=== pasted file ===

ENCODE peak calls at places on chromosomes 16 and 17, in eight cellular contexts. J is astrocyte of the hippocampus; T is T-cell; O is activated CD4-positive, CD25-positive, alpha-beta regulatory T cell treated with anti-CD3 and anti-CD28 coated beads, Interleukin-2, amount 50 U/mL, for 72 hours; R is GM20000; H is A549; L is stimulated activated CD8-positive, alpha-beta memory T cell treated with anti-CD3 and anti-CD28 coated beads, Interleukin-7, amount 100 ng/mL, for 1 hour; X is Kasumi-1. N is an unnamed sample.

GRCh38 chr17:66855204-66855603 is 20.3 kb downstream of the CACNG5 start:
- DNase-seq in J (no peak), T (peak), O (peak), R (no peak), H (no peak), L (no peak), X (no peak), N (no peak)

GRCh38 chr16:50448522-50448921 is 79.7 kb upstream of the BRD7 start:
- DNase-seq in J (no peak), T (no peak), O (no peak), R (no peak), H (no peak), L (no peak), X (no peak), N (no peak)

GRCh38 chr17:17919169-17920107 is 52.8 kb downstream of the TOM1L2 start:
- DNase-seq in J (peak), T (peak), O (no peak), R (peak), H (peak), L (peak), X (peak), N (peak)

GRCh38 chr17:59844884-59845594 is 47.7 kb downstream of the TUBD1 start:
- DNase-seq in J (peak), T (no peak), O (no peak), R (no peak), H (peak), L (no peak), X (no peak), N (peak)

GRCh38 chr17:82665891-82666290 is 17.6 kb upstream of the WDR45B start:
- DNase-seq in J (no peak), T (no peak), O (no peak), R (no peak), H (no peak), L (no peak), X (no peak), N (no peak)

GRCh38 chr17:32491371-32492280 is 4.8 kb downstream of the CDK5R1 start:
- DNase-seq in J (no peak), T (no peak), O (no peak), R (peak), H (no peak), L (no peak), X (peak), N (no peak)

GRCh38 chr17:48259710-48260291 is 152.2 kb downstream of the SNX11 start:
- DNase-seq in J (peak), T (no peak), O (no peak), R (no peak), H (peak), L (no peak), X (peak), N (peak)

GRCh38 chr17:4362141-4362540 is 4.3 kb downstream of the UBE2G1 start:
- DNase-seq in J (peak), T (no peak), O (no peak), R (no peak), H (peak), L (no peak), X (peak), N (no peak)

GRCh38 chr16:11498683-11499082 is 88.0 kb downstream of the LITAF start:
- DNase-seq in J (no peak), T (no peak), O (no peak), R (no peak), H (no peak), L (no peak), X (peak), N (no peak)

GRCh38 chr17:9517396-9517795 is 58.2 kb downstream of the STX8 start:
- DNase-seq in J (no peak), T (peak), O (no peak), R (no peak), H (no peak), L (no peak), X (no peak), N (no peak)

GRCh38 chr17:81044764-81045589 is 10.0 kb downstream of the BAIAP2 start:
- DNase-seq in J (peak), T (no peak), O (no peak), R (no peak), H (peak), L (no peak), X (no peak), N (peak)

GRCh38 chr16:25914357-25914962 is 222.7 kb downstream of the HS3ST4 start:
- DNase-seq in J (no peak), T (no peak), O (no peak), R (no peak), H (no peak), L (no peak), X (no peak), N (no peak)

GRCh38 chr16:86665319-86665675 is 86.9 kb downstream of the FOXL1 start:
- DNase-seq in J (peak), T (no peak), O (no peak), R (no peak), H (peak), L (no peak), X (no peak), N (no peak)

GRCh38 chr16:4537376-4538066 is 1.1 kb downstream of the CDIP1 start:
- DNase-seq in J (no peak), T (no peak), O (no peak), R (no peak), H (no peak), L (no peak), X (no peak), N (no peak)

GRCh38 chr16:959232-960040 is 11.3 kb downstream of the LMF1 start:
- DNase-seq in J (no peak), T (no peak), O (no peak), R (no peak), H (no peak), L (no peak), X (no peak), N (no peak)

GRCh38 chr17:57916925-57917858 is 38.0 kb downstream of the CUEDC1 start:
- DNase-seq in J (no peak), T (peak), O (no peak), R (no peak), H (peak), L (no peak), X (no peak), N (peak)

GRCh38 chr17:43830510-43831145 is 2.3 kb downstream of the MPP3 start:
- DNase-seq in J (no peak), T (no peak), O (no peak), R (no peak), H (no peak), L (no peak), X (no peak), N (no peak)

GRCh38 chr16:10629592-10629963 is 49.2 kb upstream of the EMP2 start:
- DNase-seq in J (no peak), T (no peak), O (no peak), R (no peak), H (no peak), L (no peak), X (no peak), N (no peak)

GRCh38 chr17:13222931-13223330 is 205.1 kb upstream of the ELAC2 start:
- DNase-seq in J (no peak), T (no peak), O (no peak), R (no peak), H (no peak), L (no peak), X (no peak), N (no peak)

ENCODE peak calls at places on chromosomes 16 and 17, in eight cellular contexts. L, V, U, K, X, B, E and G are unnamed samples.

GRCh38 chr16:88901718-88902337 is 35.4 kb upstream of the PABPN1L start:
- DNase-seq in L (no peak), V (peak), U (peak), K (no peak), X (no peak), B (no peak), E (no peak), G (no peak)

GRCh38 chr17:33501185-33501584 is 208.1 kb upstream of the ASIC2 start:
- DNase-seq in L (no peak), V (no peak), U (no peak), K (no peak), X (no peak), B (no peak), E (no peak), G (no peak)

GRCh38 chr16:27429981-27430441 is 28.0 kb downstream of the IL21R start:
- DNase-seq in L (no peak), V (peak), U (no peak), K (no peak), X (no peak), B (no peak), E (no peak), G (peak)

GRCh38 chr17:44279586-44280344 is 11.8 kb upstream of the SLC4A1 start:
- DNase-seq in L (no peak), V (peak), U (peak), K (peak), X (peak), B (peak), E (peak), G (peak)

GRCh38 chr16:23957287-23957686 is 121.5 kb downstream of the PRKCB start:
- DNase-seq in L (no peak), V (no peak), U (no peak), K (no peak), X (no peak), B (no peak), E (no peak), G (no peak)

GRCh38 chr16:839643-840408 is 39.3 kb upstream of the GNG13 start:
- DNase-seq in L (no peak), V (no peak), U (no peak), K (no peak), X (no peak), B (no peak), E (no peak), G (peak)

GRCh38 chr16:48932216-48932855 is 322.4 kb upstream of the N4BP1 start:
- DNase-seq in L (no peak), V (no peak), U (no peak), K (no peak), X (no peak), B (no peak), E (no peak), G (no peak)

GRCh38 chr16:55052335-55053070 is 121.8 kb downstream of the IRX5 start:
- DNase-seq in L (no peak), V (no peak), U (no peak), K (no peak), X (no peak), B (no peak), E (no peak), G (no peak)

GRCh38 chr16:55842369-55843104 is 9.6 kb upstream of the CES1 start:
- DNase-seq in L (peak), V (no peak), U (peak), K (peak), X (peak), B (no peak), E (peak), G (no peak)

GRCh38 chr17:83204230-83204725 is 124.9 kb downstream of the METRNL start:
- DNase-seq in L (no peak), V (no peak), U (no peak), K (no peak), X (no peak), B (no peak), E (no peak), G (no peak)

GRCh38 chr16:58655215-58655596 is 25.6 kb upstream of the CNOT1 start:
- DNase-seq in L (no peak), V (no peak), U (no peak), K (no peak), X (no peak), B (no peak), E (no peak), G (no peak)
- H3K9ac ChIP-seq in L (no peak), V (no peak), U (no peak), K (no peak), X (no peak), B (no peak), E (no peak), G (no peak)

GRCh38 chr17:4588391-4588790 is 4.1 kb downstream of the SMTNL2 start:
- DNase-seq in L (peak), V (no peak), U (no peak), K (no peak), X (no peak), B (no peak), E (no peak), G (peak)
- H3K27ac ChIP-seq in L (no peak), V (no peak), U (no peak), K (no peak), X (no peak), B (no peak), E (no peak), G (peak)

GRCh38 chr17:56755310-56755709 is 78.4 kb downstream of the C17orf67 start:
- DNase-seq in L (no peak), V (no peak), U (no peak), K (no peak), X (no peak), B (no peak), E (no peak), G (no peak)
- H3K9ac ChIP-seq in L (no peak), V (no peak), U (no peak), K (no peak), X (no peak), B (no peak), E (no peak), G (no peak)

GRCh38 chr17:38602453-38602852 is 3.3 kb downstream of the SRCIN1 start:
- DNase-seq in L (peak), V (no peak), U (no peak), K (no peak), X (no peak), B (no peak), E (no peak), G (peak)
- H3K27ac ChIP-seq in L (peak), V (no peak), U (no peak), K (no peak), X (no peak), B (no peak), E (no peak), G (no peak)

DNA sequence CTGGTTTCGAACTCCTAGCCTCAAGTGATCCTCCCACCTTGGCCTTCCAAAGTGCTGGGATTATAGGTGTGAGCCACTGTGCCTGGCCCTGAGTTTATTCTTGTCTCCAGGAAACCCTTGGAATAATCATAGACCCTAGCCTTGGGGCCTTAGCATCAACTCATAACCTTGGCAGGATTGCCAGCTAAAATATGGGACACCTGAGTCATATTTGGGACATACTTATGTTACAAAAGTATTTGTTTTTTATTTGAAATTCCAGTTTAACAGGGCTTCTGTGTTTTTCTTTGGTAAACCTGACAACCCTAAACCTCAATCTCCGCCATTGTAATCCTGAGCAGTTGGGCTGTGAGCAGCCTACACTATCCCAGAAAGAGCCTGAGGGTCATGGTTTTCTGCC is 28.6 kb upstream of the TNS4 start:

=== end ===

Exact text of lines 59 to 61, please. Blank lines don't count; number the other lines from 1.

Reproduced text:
GRCh38 chr17:83204230-83204725 is 124.9 kb downstream of the METRNL start:
- DNase-seq in L (no peak), V (no peak), U (no peak), K (no peak), X (no peak), B (no peak), E (no peak), G (no peak)

GRCh38 chr16:58655215-58655596 is 25.6 kb upstream of the CNOT1 start: